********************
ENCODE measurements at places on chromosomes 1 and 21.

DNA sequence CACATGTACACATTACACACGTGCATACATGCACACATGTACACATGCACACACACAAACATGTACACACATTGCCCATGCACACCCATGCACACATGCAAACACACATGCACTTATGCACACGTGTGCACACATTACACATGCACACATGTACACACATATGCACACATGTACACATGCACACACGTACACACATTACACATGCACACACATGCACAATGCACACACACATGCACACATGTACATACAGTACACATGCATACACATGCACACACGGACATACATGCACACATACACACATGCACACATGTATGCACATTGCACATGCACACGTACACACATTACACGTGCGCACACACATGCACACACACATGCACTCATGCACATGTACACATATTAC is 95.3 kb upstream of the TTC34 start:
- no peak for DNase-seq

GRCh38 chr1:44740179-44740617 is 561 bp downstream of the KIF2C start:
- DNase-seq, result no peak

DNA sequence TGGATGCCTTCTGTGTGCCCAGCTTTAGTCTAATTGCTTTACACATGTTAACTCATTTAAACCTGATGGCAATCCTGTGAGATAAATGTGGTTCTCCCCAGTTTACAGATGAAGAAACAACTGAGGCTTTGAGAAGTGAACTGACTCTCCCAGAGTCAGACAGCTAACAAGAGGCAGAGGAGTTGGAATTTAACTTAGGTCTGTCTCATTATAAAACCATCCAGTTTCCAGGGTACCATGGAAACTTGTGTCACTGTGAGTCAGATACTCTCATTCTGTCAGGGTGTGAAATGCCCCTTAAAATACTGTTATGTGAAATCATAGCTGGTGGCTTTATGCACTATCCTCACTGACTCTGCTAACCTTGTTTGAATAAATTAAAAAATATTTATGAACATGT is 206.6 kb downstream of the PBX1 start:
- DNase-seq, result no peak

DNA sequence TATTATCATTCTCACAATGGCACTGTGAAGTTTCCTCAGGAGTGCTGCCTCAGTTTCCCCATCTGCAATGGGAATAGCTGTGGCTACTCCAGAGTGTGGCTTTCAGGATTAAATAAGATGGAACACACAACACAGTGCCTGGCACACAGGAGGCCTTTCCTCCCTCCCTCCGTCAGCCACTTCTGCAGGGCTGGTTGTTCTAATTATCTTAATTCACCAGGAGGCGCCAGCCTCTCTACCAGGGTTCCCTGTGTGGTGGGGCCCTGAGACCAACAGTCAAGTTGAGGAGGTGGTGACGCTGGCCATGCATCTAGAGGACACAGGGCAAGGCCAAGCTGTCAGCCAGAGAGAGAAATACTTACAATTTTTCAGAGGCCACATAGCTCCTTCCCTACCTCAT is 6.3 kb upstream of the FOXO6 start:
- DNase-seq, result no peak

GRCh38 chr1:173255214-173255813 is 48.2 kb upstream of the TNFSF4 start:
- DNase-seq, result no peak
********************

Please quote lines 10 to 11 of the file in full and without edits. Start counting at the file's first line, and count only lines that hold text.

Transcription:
GRCh38 chr1:173255214-173255813 is 48.2 kb upstream of the TNFSF4 start:
- DNase-seq, result no peak